The economic war of the USA and the EU against Russia has cut Germany off from a much-needed source of cheap energy, making the production and export of German goods more expensive and less competitive. Its rivals, the US and China, are the two most important individual trading partners for Germany. In 2021, for example, German companies exported goods worth €104.6 billion to China and imported goods worth €142 billion. In the same year, goods worth €122 billion were exported to the USA, with imports worth over €70 billion.
Furthermore, Germany cannot play a role in world politics independent of the EU. It is also its most important trading partner. In 2020 for example, €546.7 billion worth of goods were imported from the EU to Germany, while €635.7 billion worth of goods were exported to the EU.
Again, China has a central position for EU trade. In 2021, €696 billion worth of goods were traded between China and the EU. This represented 16 percent of total EU trade in goods to the US’ 15 percent. China accounted for 22 percent of goods imported into the EU, while the US accounted for 11 percent. Likewise, 18 percent of exports from the EU went to the US, while 10 percent went to China.
Now the war in Ukraine and the confrontation between the USA and China are forcing the German government and German capital to take sides in order to avoid being completely worn down between these two millstones. Because the economic, political, diplomatic and military relations of the EU member states are historically deeper with the USA than with China, the direction is already set. But this comes at a huge economic and political cost.
Splits at the top
Above all, the military dependence of the EU on NATO, is forcing Germany into a narrow orbit around the USA. This policy of submission to US imperialism is expressed most clearly by the Greens and the Free Democratic Party (FDP). They are loudest of all in insisting on the strengthening of transatlantic relations; greater involvement in the Ukraine war through money and arms deliveries; and sanctions, and a new ‘China strategy’. Central to their China agenda are decoupling and protectionism against Chinese goods and companies in Europe. They want direct involvement in the United States’ containment strategy against China.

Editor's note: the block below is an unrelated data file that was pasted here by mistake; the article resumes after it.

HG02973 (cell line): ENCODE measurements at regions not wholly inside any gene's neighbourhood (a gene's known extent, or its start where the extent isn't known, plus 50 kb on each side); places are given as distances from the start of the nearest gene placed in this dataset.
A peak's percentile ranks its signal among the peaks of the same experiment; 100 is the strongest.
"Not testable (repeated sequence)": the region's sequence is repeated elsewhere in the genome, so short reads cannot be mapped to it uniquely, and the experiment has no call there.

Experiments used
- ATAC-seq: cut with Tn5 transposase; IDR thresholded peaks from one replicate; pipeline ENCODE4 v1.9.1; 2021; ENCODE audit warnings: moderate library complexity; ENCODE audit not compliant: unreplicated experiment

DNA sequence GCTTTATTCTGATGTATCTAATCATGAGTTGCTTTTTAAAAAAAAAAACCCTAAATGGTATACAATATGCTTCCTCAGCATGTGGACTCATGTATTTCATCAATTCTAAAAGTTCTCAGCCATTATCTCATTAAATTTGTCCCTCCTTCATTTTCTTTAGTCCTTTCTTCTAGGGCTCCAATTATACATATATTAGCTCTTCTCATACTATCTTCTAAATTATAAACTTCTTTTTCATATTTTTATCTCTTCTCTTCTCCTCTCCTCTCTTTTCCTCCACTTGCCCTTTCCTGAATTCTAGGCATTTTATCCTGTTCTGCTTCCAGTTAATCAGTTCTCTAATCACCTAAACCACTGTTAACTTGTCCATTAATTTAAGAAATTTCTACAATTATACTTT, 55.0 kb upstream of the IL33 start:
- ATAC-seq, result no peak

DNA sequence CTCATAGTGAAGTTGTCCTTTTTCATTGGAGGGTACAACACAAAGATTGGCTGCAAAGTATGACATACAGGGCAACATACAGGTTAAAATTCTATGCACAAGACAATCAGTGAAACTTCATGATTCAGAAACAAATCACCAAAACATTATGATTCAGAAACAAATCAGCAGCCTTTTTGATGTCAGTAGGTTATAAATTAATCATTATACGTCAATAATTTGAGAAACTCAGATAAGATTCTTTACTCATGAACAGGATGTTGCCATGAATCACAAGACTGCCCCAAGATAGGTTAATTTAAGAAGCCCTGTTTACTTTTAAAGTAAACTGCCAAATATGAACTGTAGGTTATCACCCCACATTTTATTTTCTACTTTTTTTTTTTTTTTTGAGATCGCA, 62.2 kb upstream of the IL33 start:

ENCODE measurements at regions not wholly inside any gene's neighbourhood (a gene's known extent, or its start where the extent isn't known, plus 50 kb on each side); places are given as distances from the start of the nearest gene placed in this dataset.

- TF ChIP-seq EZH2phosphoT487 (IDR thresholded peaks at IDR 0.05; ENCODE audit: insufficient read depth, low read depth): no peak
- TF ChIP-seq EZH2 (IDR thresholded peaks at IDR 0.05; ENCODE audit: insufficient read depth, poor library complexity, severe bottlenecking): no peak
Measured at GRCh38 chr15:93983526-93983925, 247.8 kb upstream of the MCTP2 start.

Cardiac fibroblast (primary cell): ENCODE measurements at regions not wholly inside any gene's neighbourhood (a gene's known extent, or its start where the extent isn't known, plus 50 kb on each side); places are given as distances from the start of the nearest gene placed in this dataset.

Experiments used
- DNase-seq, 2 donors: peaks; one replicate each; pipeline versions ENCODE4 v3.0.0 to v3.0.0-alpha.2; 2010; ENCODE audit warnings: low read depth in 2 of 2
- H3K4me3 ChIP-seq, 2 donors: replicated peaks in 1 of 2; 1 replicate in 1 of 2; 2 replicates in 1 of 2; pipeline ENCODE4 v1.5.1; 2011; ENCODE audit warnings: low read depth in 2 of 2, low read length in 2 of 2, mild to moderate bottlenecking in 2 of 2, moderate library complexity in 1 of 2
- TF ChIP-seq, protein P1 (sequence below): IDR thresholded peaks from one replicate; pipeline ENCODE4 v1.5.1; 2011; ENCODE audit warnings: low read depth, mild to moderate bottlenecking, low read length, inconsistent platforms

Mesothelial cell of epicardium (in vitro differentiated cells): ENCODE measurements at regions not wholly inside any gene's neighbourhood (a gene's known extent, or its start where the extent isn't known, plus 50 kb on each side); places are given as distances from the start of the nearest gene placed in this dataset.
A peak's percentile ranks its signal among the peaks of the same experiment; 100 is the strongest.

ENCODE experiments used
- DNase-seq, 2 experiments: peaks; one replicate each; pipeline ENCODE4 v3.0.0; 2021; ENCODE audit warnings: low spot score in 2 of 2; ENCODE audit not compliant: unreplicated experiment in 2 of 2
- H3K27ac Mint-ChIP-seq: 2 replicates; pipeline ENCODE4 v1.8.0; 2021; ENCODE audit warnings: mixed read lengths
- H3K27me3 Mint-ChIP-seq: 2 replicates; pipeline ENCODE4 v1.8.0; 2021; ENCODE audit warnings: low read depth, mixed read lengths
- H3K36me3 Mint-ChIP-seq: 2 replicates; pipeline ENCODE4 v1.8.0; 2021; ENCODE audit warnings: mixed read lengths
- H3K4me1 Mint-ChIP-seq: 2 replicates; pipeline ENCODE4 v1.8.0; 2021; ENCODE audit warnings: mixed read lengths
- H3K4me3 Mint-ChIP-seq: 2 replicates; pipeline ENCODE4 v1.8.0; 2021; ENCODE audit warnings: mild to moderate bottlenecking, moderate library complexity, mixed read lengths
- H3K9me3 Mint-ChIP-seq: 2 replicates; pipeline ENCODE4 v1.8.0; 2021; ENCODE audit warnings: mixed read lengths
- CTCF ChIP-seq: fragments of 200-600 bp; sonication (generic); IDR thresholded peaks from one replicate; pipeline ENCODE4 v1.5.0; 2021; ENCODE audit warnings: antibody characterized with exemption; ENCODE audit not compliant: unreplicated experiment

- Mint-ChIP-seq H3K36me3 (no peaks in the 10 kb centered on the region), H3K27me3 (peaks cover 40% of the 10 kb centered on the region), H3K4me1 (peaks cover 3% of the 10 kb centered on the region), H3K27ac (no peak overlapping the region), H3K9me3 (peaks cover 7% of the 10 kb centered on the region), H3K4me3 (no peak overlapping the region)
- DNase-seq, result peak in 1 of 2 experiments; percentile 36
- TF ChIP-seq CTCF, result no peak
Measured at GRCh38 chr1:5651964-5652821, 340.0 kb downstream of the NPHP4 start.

This approach has not exactly been met with enthusiasm among the companies of the German stock exchange. They maintain important trade relations with China and have made large investments there. Volkswagen sold almost 42 percent of its new cars in China in 2021 and made 40 percent of its profits there. BMW makes almost 23 percent of its sales in China, Siemens 13 percent, Adidas 21 percent, Merck 14.7 percent, Bayer 8.7 percent, Wacker 29 percent, and BASF 15 percent. Decoupling from China is out of the question for these companies.
The German chancellor’s recent trip to China highlighted the lines of division within the German government, and between the corporations and the Greens. In the run-up to the trip, Scholz forced through the partial acquisition of a container terminal at the Port of Hamburg by Chinese state shipping company Cosco, against the will of six government ministries, the foreign intelligence agency, and the Office for the Protection of the Constitution. This manoeuvre, as well as his trip to China, earned the chancellor plenty of criticism, especially from Foreign Minister Annalena Baerbock (of the Greens). Scholz resisted this publicly, even writing a long guest article in the Frankfurter Allgemeine Zeitung on 3 November, in which he defended his trip.
A few days later, in a guest article of their own, the representatives of the business delegation who accompanied the chancellor (heads of the above-mentioned companies of the German stock exchange), rushed to his aid. Whilst they also claimed to be of the opinion that a new strategy was needed that would identify China as a “partner, competitor and strategic rival,” they said that joint business had to be in the foreground.